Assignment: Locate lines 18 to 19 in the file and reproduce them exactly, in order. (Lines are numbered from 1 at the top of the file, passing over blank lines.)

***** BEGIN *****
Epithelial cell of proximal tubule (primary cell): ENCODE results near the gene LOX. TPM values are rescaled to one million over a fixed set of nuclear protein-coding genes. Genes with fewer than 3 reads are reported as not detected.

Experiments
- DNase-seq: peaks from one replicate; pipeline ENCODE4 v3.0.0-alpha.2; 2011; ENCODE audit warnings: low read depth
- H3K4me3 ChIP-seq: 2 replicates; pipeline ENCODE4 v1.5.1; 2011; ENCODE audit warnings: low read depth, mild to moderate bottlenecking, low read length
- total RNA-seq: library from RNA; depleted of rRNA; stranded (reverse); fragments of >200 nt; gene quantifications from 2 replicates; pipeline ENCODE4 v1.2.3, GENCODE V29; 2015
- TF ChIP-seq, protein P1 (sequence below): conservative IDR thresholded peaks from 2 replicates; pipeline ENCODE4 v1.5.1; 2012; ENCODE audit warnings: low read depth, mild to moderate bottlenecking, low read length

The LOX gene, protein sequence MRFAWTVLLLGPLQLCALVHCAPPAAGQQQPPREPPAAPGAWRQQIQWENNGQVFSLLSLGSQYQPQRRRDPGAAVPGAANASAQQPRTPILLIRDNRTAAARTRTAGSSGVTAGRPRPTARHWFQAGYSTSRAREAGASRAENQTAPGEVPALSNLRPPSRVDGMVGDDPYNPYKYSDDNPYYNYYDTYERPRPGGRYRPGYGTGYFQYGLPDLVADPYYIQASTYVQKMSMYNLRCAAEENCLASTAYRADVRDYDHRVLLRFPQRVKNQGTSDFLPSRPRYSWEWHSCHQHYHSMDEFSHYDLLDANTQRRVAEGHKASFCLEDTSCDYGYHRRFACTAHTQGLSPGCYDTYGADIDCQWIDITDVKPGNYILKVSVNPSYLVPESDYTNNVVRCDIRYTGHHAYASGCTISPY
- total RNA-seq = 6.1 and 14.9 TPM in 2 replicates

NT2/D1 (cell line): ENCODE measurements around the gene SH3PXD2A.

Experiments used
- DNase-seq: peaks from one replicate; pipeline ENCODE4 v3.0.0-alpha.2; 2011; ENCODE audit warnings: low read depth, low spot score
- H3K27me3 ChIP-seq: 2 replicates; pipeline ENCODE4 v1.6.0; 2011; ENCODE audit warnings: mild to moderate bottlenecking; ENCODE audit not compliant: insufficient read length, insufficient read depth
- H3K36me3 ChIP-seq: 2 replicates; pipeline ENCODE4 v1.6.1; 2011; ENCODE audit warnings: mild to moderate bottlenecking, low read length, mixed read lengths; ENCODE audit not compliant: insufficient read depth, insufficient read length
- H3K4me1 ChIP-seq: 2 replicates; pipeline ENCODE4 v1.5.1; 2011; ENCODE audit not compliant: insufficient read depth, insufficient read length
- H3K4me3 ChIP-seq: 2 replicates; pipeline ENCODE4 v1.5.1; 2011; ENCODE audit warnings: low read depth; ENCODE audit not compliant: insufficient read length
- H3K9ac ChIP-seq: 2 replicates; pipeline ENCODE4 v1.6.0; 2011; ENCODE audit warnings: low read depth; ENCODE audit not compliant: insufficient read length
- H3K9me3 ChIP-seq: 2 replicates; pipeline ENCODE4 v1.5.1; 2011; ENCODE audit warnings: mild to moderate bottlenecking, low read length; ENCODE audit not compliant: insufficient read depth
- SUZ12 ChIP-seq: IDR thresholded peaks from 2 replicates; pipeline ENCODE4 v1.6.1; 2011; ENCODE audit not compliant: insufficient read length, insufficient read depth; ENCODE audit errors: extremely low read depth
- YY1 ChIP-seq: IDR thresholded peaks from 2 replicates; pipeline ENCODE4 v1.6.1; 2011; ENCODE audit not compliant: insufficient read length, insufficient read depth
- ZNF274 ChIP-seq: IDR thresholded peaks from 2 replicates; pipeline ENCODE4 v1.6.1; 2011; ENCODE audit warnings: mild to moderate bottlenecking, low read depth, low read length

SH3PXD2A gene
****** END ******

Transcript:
- SUZ12 ChIP-seq: IDR thresholded peaks from 2 replicates; pipeline ENCODE4 v1.6.1; 2011; ENCODE audit not compliant: insufficient read length, insufficient read depth; ENCODE audit errors: extremely low read depth
- YY1 ChIP-seq: IDR thresholded peaks from 2 replicates; pipeline ENCODE4 v1.6.1; 2011; ENCODE audit not compliant: insufficient read length, insufficient read depth